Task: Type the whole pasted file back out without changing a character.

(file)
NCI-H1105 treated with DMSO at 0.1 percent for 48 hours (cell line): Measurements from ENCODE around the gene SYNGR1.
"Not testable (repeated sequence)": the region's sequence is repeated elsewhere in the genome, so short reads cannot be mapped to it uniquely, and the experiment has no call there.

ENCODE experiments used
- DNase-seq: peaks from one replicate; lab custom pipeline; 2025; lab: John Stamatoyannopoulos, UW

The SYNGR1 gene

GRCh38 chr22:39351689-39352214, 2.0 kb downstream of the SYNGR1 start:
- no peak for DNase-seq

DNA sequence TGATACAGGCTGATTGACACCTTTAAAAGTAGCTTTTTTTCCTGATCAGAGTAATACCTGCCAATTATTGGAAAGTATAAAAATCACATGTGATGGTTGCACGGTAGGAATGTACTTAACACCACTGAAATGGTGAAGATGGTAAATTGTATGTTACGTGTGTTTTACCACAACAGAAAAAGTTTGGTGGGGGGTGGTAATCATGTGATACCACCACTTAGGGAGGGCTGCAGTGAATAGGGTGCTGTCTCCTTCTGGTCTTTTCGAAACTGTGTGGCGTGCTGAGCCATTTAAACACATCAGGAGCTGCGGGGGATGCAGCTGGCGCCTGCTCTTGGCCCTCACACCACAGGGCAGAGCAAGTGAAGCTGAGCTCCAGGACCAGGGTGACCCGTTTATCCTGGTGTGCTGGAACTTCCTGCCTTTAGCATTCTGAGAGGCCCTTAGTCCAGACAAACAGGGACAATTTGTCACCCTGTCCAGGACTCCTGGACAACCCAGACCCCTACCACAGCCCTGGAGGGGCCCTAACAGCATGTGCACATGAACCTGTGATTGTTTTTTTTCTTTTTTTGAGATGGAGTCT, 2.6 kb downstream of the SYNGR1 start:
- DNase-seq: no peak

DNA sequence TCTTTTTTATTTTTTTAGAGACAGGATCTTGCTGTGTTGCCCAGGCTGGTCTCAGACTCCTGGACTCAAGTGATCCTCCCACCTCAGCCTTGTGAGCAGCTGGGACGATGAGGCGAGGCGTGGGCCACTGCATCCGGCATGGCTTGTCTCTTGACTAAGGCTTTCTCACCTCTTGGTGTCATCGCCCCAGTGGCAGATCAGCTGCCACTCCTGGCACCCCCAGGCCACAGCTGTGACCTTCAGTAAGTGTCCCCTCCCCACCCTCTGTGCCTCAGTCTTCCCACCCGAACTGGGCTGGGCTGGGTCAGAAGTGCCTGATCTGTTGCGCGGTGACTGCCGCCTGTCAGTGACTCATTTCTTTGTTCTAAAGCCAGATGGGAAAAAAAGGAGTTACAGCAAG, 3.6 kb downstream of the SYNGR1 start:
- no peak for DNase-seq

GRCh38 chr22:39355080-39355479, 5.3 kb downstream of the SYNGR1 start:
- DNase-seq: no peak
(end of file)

NCI-H1105 treated with DMSO at 0.1 percent for 48 hours (cell line): Measurements from ENCODE around the gene SYNGR1.
"Not testable (repeated sequence)": the region's sequence is repeated elsewhere in the genome, so short reads cannot be mapped to it uniquely, and the experiment has no call there.

ENCODE experiments used
- DNase-seq: peaks from one replicate; lab custom pipeline; 2025; lab: John Stamatoyannopoulos, UW

The SYNGR1 gene

GRCh38 chr22:39351689-39352214, 2.0 kb downstream of the SYNGR1 start:
- no peak for DNase-seq

DNA sequence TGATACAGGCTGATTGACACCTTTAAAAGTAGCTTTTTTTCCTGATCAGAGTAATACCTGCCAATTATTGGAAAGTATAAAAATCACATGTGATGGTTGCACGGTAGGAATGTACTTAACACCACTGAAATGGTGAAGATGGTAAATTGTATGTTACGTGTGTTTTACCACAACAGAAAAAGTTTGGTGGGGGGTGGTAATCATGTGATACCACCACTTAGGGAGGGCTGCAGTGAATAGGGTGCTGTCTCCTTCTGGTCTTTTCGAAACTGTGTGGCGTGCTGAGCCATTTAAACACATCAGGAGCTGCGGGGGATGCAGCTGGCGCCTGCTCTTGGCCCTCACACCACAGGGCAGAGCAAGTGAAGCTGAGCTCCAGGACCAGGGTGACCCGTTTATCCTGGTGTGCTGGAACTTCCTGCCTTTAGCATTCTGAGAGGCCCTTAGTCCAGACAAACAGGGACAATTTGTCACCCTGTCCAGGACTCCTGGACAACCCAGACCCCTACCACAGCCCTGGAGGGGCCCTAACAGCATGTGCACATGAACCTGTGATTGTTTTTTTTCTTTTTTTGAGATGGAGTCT, 2.6 kb downstream of the SYNGR1 start:
- DNase-seq: no peak

DNA sequence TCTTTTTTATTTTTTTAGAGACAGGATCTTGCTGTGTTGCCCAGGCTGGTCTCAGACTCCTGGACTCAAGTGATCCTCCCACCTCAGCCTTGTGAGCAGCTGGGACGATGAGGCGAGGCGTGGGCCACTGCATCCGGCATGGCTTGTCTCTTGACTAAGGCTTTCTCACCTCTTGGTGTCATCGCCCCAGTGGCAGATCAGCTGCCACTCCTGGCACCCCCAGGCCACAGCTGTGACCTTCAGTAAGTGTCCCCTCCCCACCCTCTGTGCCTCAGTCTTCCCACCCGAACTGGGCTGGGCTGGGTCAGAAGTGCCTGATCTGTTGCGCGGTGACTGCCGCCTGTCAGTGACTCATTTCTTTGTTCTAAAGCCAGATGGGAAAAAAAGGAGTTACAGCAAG, 3.6 kb downstream of the SYNGR1 start:
- no peak for DNase-seq

GRCh38 chr22:39355080-39355479, 5.3 kb downstream of the SYNGR1 start:
- DNase-seq: no peak